UMMS Affiliation

Program in Molecular Medicine

Publication Date

12-24-2005

Document Type

Article

Subjects

3T3 Cells; Adaptor Proteins, Signal Transducing; Adipocytes; Animals; Citric Acid Cycle; Energy Metabolism; Glucose; Glycolysis; Mice; Mitochondria; Nuclear Proteins; *Oxidative Phosphorylation; Repressor Proteins

Disciplines

Cell Biology | Endocrinology

Abstract

Using an siRNA-based screen, we identified the transcriptional corepressor RIP140 as a negative regulator of insulin-responsive hexose uptake and oxidative metabolism in 3T3-L1 adipocytes. Affymetrix GeneChip profiling revealed that RIP140 depletion upregulates the expression of clusters of genes in the pathways of glucose uptake, glycolysis, TCA cycle, fatty acid oxidation, mitochondrial biogenesis, and oxidative phosphorylation in these cells. Conversely, we show that reexpression of RIP140 in mouse embryonic fibroblasts derived from RIP140-null mice downregulates expression of many of these same genes. Consistent with these microarray data, RIP140 gene silencing in cultured adipocytes increased both conversion of [14C]glucose to CO2 and mitochondrial oxygen consumption. RIP140-null mice, previously reported to resist weight gain on a high-fat diet, are shown here to display enhanced glucose tolerance and enhanced responsiveness to insulin compared with matched wild-type mice upon high-fat feeding. Mechanistically, RIP140 was found to require the nuclear receptor ERRalpha to regulate hexose uptake and mitochondrial proteins SDHB and CoxVb, although it likely acts through other nuclear receptors as well. We conclude that RIP140 is a major suppressor of adipocyte oxidative metabolism and mitochondrial biogenesis, as well as a negative regulator of whole-body glucose tolerance and energy expenditure in mice.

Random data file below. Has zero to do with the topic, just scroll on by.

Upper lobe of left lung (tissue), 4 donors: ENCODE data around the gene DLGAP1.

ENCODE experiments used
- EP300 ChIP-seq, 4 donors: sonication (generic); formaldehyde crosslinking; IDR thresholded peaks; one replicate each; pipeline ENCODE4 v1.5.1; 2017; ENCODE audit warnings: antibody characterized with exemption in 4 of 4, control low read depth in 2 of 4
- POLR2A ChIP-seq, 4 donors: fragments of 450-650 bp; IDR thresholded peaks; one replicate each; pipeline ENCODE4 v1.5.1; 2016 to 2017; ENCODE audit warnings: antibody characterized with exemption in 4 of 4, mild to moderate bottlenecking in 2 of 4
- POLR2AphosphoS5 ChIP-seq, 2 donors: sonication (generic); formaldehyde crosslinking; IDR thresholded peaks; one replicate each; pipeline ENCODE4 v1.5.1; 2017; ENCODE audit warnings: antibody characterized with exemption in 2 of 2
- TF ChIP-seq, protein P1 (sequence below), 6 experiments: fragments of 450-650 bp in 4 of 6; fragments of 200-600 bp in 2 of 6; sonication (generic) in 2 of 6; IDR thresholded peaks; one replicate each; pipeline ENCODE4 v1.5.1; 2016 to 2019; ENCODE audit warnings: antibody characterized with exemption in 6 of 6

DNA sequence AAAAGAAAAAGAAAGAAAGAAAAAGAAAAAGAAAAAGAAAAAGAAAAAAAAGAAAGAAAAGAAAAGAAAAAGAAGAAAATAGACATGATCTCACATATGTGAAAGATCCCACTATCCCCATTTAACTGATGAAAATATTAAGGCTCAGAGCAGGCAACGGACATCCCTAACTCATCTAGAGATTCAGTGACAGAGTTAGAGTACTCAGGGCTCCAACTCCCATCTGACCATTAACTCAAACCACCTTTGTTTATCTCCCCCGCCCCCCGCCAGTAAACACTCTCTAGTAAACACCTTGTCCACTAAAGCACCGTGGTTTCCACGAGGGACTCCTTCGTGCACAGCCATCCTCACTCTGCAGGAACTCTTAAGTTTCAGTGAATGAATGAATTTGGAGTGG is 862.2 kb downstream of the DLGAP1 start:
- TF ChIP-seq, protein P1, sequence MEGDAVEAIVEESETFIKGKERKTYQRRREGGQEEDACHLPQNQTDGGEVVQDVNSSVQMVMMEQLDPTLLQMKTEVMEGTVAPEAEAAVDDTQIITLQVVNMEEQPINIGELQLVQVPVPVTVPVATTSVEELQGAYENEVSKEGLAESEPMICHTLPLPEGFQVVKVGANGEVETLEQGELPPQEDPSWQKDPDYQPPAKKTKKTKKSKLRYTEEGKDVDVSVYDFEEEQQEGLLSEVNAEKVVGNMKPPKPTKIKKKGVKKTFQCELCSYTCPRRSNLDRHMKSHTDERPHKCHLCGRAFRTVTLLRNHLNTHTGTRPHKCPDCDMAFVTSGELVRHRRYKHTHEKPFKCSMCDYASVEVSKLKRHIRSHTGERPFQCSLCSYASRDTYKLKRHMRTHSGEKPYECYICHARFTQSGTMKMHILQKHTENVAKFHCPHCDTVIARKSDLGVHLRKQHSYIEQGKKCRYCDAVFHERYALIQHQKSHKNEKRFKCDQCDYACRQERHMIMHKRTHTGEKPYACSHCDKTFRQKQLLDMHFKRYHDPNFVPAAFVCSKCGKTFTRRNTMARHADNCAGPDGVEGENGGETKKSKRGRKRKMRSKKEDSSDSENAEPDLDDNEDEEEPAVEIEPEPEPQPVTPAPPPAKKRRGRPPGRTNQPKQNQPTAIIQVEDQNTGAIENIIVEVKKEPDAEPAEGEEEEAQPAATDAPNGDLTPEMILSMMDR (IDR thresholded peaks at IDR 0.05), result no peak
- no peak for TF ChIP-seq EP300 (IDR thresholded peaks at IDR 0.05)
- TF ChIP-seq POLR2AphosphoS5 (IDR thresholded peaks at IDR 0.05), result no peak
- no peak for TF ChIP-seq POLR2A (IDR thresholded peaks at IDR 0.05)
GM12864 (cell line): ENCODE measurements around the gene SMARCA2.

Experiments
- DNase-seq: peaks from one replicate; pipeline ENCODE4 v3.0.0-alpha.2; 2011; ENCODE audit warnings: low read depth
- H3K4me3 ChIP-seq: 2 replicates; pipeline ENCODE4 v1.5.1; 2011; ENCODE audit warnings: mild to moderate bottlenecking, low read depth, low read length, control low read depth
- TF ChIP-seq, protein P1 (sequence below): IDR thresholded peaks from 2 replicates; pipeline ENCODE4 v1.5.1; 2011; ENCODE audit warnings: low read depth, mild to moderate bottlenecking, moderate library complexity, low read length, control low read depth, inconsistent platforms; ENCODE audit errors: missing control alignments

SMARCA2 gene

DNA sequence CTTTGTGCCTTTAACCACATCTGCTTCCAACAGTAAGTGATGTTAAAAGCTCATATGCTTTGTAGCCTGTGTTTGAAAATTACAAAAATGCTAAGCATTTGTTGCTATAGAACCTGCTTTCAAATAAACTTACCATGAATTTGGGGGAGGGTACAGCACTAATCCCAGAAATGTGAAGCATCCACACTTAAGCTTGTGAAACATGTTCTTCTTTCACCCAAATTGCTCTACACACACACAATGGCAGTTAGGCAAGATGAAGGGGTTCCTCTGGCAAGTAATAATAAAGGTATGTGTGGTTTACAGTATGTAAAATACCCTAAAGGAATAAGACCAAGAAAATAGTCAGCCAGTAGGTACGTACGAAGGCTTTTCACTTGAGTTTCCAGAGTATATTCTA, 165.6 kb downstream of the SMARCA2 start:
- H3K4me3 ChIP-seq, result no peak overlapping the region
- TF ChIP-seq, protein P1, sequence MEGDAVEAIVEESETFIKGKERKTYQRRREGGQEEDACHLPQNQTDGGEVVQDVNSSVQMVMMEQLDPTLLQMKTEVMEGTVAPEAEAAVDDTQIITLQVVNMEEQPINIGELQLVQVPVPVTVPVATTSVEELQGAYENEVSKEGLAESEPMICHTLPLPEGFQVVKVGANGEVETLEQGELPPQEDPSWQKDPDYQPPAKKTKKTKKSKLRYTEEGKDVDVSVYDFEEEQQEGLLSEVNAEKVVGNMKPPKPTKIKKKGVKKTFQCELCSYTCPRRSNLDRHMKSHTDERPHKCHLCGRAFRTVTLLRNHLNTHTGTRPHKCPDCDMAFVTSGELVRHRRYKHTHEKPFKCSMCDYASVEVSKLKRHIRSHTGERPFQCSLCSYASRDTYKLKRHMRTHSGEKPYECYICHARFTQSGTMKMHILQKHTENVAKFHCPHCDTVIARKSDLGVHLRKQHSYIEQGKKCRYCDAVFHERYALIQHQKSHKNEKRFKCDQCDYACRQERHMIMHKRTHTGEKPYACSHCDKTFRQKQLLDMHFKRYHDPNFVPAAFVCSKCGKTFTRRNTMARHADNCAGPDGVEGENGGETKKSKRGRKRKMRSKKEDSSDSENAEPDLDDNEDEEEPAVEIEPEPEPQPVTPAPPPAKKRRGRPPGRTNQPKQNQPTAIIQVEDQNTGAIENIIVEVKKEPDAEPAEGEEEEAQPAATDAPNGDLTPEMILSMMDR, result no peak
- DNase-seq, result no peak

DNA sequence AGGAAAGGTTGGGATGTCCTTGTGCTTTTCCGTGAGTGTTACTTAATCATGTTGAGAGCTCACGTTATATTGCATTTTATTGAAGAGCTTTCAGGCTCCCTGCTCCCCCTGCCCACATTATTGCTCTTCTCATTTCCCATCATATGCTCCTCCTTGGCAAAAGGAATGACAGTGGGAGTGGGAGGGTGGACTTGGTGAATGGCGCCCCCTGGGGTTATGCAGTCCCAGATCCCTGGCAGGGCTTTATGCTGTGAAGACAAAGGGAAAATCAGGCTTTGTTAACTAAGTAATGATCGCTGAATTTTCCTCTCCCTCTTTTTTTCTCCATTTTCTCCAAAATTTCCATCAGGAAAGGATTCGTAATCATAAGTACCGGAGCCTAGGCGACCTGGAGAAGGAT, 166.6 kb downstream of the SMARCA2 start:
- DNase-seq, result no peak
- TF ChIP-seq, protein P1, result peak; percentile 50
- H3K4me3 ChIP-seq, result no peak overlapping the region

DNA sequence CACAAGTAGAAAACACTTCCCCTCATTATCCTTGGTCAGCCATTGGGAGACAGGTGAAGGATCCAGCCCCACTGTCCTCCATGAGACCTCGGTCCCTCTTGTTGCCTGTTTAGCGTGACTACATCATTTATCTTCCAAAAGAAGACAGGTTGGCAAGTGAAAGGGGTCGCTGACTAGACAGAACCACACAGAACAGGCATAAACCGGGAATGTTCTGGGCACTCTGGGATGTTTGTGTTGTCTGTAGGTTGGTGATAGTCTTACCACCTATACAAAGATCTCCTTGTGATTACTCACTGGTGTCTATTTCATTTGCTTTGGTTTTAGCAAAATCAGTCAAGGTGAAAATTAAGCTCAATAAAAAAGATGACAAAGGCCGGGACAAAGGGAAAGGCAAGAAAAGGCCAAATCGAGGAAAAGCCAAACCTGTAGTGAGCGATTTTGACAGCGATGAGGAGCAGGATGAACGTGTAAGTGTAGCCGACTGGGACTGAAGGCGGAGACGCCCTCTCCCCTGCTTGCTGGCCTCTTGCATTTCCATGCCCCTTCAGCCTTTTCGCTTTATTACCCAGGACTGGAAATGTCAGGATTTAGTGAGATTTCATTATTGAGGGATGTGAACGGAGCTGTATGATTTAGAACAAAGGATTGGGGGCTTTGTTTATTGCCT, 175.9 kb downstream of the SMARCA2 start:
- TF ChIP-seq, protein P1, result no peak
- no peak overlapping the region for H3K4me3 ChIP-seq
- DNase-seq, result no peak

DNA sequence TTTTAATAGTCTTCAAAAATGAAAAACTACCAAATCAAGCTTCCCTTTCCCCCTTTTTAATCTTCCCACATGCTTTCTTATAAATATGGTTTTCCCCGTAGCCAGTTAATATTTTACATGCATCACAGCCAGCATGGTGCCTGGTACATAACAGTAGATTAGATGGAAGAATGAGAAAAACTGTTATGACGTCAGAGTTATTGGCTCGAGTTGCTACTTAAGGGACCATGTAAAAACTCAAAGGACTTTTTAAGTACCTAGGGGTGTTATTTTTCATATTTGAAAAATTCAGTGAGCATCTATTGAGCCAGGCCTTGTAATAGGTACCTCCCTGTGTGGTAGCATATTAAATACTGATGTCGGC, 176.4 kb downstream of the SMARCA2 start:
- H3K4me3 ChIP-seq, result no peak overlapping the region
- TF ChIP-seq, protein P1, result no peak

Rights and Permissions

Citation: J Clin Invest. 2006 Jan;116(1):125-36. Epub 2005 Dec 22. Link to article on publisher's site

DOI of Published Version

10.1172/JCI26040

Related Resources

Link to Article in PubMed

Journal/Book/Conference Title

The Journal of clinical investigation

PubMed ID

16374519

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